However, as seen in the above chart from the World Economic Forum and using UN data, it’s likely the gap between developed and developing countries will narrow over time.
Visualizing the Composition of Blood
Despite its simple appearance, blood is made up of many microscopic elements. This infographic visualizes the composition of blood.
The Composition of Blood
Have you ever wondered what blood is made up of?
With the average adult possessing five to six liters of blood in the body, this fluid is vital to our lives, circulating oxygen through the body and serving many different functions.
Despite its simple, deep-red appearance, blood is comprised of many tiny chemical components. This infographic visualizes the composition of blood and the microscopic contents in it.
What is Blood Made Up Of?
There are two main components that comprise blood:
- Plasma – 55%
Plasma is the fluid or aqueous part of blood, making up more than half of blood content.
- Formed elements – 45%
Formed elements refer to the cells, platelets, and cell fragments that are suspended in the plasma.
Plasma is primarily made up of water (91%), salts, and enzymes, but it also carries important proteins and components that serve many bodily functions.
Plasma proteins make up 7% of plasma contents and are created in the liver. These include:
These proteins keep fluids from leaking out of blood vessels into other parts of the body. They also transport important molecules like calcium and help neutralize toxins.
These play an important role in clotting blood and fighting infections and are also transporters of hormones, minerals, and fats.
- Fibrinogen and Prothrombin
Both of these proteins help stop bleeding by facilitating the creation of blood clots during wound-healing.
Water and proteins make up 98% of plasma in blood. The other 2% is made up of small traces of chemical byproducts and cellular waste, including electrolytes, glucose, and other nutrients.
There are three categories of formed elements in blood: platelets, white blood cells, and red blood cells. Red blood cells make up 99% of formed elements, with the other 1% comprised of platelets and white blood cells.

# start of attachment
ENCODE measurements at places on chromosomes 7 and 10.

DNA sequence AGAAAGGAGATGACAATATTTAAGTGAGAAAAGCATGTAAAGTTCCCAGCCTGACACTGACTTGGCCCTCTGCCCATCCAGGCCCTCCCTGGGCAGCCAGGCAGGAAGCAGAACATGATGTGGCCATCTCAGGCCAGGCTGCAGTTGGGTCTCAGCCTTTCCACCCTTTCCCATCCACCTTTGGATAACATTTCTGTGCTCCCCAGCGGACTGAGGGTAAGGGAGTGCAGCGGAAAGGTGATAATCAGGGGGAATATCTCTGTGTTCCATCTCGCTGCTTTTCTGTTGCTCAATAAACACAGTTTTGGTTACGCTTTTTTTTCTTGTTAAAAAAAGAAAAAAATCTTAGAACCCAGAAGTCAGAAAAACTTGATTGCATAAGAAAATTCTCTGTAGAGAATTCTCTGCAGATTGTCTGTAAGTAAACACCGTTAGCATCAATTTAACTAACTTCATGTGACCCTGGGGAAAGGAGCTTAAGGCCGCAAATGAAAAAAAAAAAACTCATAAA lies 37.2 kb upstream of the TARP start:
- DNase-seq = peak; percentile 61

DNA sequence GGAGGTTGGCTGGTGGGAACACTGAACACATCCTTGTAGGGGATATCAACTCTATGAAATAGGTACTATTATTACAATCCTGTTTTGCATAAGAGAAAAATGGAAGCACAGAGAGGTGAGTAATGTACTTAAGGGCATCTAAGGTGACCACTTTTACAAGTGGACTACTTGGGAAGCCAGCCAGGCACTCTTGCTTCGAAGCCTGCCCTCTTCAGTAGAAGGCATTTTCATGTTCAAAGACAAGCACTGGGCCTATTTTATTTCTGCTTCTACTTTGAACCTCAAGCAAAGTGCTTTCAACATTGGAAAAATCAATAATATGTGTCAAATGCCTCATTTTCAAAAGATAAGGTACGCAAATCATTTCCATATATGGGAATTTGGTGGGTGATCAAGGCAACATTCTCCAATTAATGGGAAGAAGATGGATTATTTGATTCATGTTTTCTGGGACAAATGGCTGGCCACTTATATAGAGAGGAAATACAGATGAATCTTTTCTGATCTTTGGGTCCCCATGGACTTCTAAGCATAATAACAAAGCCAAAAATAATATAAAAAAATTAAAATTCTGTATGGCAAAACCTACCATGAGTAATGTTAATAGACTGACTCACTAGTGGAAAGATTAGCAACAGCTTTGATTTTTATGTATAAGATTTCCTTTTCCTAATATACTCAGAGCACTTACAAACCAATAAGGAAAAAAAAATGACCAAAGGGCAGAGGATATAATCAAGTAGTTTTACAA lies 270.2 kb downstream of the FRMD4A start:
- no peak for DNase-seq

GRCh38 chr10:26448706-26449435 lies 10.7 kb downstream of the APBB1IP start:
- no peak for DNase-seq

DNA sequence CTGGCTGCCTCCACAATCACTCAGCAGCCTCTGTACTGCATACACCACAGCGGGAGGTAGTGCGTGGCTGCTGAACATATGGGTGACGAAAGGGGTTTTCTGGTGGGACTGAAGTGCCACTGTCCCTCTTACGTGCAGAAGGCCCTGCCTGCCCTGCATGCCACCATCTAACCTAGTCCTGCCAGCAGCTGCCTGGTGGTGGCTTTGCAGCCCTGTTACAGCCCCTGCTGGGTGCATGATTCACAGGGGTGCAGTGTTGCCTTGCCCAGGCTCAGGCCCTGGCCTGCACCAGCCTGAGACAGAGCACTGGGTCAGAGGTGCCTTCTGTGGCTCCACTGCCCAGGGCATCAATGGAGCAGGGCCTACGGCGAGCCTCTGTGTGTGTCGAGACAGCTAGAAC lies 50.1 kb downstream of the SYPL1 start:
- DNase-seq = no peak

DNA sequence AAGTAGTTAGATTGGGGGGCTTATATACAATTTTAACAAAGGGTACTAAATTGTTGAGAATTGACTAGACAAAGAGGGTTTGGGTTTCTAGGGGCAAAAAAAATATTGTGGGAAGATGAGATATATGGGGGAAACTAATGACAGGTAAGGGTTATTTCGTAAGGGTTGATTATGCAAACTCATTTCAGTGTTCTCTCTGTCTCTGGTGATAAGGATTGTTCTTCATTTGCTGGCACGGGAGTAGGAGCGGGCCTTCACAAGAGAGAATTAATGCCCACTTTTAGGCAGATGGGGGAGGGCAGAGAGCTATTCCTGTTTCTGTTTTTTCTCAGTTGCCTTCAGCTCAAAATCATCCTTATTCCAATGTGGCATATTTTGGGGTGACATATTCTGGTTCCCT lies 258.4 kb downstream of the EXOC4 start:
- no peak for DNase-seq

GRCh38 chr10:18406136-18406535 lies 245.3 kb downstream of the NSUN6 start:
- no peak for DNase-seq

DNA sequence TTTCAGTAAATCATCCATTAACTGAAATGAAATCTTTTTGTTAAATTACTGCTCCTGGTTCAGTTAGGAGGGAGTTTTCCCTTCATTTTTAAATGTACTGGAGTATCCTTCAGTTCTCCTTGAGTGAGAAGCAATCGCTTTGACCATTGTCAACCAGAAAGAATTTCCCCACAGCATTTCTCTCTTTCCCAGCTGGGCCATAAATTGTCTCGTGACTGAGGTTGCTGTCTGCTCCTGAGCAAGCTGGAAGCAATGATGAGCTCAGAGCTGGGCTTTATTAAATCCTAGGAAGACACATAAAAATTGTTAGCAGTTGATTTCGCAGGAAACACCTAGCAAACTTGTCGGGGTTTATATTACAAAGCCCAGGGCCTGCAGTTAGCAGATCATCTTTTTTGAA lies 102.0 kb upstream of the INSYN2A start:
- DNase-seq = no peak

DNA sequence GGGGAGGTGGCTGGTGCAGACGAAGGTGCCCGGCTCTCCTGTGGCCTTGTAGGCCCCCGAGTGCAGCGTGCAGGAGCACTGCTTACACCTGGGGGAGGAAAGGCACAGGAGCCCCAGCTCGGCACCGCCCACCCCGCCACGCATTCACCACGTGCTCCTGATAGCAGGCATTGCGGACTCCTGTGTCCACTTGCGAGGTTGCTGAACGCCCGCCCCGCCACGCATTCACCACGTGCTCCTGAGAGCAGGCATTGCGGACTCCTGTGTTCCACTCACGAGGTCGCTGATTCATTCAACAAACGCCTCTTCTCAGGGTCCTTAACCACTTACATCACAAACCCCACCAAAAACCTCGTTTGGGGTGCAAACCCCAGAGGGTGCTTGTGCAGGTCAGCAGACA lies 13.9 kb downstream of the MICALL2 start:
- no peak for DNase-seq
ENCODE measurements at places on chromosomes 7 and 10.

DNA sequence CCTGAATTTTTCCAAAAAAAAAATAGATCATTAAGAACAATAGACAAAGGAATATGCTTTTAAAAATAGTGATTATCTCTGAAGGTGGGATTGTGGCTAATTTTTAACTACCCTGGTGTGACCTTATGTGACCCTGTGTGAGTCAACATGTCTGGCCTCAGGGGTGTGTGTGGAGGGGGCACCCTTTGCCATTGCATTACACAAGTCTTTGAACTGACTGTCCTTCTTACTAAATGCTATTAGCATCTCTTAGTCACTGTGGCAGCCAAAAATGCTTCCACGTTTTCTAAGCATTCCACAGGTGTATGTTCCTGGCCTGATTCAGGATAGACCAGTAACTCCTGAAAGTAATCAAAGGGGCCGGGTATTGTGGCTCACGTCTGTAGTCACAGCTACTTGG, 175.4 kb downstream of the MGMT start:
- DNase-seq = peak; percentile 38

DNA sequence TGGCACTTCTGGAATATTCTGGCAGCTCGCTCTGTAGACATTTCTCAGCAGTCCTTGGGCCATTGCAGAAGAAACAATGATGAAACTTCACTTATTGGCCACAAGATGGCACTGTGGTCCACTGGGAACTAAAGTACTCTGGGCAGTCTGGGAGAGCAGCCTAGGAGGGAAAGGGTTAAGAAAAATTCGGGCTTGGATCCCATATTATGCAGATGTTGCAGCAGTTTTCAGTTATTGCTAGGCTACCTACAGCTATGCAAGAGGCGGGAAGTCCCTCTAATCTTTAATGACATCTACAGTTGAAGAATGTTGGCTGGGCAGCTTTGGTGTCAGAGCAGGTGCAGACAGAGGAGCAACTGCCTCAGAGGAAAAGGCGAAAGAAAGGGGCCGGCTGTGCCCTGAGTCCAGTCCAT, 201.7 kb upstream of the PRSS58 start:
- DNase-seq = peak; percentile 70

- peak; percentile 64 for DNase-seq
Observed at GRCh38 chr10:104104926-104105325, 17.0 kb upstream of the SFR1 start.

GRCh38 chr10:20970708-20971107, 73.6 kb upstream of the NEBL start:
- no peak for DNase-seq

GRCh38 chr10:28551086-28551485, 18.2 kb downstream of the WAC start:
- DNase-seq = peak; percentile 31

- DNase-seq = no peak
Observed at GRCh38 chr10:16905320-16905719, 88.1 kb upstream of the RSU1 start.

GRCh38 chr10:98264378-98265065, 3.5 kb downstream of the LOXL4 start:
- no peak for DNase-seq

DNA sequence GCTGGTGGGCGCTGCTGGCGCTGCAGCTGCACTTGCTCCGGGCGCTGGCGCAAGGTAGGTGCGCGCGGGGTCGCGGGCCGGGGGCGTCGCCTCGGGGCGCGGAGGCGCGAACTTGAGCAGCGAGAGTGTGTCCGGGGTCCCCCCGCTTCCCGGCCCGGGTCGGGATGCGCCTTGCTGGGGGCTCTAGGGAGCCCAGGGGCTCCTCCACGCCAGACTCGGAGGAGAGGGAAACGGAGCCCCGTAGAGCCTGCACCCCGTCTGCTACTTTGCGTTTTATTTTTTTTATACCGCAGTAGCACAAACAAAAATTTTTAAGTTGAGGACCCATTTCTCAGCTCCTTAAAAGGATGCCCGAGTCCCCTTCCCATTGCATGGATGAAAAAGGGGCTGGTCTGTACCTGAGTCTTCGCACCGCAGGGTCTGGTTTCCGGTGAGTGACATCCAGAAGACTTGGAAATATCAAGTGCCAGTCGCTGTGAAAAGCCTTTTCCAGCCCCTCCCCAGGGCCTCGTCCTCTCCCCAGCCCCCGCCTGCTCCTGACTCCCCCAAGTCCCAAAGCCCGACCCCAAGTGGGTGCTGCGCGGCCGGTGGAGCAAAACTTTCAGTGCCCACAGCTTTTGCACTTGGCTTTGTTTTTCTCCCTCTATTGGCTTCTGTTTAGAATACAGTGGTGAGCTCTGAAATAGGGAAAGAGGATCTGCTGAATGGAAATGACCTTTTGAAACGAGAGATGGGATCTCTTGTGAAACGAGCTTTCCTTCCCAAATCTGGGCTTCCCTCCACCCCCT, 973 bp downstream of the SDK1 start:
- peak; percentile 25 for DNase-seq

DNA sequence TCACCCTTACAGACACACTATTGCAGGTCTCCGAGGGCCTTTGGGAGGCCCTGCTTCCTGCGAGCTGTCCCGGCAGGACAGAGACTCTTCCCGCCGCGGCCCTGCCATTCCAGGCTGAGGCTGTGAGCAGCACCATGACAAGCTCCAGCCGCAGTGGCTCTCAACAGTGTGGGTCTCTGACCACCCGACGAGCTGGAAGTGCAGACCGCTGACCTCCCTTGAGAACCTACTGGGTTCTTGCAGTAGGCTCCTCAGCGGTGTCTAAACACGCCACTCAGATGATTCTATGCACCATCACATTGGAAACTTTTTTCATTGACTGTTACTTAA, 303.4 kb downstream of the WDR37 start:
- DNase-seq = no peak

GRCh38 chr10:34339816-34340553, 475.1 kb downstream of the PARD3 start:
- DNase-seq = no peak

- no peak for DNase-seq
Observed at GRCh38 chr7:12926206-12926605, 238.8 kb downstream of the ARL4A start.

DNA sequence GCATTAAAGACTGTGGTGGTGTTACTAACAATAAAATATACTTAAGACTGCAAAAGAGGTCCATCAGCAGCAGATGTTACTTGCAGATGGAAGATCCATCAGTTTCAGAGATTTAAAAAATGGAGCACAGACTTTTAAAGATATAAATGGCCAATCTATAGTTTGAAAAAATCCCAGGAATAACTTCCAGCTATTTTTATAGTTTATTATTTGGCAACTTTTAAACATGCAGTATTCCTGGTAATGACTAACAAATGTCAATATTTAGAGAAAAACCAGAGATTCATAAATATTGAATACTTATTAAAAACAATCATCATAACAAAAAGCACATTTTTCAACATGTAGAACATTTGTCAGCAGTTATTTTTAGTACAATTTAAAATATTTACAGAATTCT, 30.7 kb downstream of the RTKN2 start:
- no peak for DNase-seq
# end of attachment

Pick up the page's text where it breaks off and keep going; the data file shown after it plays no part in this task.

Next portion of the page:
- Platelets (Thrombocytes)
Platelets are cells from the immune system with the primary function of forming clots to reduce bleeding from wounds. This makes them critical not only for small wounds like cuts but also for surgeries and traumatic injuries.
- White blood cells (Leukocytes)
White blood cells protect our bodies from infection. There are five types of white blood cells with different roles in fighting infections: some attack foreign cells and viruses, some produce antibodies, some clean up dead cells, and some respond to allergens.
- Red blood cells (Erythrocytes)
Red blood cells deliver fresh oxygen and nutrients all over the body. They contain a special protein called hemoglobin, which carries oxygen and gives blood its bright red color.
The lifespan of a typical red blood cell is around 120 days, after which it dies and is replaced by a new cell. Our bodies are constantly producing red blood cells in the bone marrow, at a rate of millions of cells per second.
Abnormal Red Blood Cells
Normal red blood cells are round, flattened disks that are thinner in the middle. However, certain diseases and medical therapies can change the shape of red blood cells in different ways.
Here are the types of abnormal red blood cells and their associated diseases:
Sickle cell anemia is a well-known disease that affects the shape of red blood cells. Unlike normal, round red blood cells, cells associated with sickle cell disease are crescent- or sickle-shaped, which can slow and block blood flow.
Other common causes of abnormally shaped red blood cells are thalassemia, hereditary blood disorders, iron deficiency anemia, and liver disease. Identifying abnormal blood cells plays an important role in diagnosing the underlying causes and in finding treatments.
The Functions of Blood
We know that blood is vital, but what does it actually do in the body?
For starters, here are some of the functions of blood:
- Blood transports oxygen to different parts of the body, providing an energy source. It also delivers carbon dioxide to the lungs for exhalation.
- The platelets, white blood cells, and plasma proteins in blood play an important role in fighting infections and clotting.
- Blood transports the body’s waste products to the kidneys and liver, which filter it and recirculate clean blood.
- Blood helps regulate the body’s internal temperature by absorbing and distributing heat throughout the body.
While we all know that we can’t live without blood, it serves many different functions in the body that we often don’t notice. For humans and many other organisms alike, blood is an integral component that keeps us alive and going.